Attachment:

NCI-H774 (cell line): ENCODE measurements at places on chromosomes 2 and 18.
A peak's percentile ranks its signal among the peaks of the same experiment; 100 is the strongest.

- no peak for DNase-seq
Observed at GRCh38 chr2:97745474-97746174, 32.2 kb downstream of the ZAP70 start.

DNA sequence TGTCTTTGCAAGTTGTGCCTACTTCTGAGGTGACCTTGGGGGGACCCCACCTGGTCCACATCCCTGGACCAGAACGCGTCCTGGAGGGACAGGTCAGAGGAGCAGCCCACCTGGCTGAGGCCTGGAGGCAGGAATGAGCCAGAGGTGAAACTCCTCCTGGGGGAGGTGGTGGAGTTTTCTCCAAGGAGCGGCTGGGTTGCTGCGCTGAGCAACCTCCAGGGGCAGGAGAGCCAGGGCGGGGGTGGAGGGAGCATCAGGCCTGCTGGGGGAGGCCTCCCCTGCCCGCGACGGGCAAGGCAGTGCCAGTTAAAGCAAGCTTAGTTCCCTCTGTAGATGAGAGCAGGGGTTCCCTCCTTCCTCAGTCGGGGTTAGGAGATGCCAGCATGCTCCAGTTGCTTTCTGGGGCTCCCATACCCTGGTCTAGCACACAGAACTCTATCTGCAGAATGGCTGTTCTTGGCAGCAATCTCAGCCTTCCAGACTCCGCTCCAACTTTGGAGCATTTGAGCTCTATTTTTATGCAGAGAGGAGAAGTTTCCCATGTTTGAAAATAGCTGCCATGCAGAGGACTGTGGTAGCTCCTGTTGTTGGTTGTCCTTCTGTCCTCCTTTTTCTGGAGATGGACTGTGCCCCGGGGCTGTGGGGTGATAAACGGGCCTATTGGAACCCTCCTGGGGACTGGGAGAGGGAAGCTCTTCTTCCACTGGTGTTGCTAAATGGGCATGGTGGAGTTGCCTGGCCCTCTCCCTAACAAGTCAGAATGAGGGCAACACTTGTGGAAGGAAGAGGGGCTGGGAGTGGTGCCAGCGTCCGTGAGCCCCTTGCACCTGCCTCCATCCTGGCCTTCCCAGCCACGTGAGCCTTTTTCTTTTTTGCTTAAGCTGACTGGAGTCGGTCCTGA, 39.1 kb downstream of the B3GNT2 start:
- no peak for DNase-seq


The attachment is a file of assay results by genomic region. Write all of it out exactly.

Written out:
NCI-H774 (cell line): ENCODE measurements at places on chromosomes 2 and 18.
A peak's percentile ranks its signal among the peaks of the same experiment; 100 is the strongest.

- no peak for DNase-seq
Observed at GRCh38 chr2:97745474-97746174, 32.2 kb downstream of the ZAP70 start.

DNA sequence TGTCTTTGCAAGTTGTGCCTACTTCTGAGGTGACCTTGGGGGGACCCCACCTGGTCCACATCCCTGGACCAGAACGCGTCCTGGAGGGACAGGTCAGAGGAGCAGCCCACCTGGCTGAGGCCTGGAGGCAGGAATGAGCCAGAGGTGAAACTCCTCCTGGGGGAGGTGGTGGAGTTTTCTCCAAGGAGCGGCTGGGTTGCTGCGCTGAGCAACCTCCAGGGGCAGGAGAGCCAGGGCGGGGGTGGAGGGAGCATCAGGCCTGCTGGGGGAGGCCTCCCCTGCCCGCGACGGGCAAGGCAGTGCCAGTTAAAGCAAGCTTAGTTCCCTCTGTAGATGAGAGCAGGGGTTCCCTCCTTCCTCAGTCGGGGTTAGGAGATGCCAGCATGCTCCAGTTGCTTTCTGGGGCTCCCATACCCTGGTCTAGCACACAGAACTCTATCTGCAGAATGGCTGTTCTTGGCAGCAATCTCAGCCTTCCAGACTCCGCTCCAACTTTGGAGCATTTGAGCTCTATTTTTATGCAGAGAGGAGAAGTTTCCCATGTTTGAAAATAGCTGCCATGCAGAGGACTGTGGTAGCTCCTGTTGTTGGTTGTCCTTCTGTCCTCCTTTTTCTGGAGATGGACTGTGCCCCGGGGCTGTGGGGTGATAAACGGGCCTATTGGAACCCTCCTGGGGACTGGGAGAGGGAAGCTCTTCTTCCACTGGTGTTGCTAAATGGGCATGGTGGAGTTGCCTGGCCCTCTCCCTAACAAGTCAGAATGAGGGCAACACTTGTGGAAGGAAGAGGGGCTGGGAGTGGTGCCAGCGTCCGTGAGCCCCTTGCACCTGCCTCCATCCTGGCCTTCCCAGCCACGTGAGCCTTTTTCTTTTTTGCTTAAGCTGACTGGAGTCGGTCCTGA, 39.1 kb downstream of the B3GNT2 start:
- no peak for DNase-seq